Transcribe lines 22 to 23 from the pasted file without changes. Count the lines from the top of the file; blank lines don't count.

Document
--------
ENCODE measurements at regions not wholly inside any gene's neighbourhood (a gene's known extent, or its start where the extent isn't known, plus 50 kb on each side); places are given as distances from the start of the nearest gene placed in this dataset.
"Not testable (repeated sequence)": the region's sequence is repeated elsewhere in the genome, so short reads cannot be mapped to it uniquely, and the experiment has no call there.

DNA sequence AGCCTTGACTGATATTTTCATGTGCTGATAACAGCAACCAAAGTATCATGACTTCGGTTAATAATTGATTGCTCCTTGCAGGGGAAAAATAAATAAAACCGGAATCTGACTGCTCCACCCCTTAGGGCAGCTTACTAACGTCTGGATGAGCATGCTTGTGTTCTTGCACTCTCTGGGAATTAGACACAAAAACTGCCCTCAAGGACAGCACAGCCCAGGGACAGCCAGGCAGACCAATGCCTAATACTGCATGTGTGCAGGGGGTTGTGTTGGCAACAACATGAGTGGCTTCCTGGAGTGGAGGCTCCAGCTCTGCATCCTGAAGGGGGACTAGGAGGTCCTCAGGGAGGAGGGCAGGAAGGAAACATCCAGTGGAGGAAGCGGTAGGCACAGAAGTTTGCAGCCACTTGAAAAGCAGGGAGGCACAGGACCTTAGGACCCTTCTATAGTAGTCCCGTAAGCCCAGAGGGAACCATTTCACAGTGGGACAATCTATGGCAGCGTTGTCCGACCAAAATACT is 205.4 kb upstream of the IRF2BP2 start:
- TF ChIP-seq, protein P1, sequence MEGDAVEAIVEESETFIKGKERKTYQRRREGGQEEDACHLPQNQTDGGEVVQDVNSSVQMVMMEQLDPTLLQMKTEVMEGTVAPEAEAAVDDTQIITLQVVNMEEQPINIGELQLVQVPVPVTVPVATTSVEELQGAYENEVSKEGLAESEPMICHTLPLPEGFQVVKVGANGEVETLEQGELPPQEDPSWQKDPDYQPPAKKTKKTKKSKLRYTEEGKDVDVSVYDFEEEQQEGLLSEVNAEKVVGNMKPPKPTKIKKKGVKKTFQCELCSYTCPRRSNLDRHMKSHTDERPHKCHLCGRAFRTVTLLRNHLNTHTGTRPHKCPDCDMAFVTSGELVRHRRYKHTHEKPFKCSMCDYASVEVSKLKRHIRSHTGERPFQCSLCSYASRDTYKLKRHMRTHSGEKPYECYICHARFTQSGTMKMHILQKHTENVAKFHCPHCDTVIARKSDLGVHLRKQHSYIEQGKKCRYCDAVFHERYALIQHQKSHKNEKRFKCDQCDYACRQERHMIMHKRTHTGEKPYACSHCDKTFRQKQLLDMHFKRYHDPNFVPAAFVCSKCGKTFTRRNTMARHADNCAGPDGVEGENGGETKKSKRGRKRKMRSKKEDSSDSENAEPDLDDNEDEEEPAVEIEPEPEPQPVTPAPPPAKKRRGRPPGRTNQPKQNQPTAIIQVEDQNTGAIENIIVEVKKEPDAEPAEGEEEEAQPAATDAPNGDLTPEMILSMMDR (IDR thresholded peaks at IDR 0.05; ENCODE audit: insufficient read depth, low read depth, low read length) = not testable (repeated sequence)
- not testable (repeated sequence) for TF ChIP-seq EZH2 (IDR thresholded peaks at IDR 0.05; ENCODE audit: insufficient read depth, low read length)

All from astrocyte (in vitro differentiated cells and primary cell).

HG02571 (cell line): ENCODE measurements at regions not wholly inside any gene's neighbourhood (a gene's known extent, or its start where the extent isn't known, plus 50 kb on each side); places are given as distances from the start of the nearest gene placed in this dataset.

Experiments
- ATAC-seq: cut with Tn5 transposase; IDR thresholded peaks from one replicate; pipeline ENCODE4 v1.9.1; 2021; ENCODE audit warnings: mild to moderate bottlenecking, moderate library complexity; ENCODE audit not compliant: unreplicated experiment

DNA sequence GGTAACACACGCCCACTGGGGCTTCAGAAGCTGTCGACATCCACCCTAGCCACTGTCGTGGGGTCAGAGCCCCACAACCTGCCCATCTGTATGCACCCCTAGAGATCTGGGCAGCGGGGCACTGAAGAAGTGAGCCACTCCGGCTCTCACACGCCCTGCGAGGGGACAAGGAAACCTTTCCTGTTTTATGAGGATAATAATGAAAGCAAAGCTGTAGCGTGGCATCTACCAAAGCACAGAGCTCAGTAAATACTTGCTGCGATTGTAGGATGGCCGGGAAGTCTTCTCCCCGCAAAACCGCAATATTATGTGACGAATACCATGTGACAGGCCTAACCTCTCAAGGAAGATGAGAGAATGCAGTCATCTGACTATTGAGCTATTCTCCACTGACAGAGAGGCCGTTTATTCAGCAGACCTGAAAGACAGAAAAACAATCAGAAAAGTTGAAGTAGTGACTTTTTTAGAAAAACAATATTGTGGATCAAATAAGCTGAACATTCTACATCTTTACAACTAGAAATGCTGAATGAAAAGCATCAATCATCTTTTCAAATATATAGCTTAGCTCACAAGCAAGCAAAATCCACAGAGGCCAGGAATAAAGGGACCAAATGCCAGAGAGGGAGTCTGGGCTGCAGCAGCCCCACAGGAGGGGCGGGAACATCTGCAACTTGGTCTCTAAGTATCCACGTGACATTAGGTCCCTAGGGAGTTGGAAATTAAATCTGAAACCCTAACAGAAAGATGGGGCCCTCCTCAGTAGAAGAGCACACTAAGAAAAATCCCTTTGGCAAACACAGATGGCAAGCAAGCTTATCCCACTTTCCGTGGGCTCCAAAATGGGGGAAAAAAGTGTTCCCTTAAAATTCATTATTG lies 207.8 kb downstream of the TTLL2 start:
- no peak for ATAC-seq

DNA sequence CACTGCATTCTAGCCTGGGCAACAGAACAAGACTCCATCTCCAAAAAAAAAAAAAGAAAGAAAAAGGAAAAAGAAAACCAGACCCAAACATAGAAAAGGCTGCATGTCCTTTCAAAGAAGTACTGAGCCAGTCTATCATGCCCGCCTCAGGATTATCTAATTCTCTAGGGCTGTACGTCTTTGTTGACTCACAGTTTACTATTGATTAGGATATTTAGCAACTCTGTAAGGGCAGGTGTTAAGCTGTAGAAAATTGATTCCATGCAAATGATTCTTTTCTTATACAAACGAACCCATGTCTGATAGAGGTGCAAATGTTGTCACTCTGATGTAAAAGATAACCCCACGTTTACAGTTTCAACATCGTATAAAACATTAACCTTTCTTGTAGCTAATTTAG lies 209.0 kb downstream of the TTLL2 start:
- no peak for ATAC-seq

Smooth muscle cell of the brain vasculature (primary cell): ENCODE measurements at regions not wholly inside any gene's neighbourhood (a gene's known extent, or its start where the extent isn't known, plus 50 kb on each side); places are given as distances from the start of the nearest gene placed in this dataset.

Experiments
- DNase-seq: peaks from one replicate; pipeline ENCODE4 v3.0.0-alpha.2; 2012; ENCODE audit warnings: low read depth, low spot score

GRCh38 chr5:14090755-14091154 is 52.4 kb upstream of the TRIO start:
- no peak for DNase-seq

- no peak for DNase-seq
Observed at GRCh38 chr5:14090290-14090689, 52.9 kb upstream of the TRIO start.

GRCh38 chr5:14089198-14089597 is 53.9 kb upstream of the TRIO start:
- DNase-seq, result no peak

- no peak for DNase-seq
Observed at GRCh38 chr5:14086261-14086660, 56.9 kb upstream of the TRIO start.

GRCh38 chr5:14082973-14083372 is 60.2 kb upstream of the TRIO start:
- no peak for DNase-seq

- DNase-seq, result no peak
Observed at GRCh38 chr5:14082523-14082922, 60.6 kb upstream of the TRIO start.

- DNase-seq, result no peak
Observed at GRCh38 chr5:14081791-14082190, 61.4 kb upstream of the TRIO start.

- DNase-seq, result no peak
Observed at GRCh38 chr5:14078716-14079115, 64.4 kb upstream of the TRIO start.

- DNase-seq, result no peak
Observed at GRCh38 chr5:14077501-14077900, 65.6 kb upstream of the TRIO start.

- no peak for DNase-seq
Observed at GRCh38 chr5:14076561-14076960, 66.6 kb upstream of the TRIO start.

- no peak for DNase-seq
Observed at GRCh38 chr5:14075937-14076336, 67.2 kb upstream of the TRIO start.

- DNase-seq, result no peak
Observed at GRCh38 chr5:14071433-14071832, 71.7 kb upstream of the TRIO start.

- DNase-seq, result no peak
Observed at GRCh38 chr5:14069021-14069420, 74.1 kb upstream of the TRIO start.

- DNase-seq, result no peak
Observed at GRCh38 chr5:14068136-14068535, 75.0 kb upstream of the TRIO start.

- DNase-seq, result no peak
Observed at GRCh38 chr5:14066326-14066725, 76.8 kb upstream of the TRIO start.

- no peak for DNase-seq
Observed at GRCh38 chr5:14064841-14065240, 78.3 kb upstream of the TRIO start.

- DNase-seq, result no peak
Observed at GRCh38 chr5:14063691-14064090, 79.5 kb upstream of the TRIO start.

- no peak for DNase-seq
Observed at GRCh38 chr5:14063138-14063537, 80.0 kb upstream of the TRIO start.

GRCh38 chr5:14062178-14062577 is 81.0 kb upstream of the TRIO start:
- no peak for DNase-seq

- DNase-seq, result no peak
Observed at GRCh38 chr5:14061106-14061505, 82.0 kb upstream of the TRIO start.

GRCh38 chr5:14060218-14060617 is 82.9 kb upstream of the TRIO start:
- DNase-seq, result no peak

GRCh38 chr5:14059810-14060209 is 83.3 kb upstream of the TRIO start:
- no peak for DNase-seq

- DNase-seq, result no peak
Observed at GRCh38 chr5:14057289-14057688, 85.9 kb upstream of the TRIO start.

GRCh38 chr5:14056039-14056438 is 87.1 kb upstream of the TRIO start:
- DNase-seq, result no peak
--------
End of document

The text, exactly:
- DNase-seq, result no peak

- no peak for DNase-seq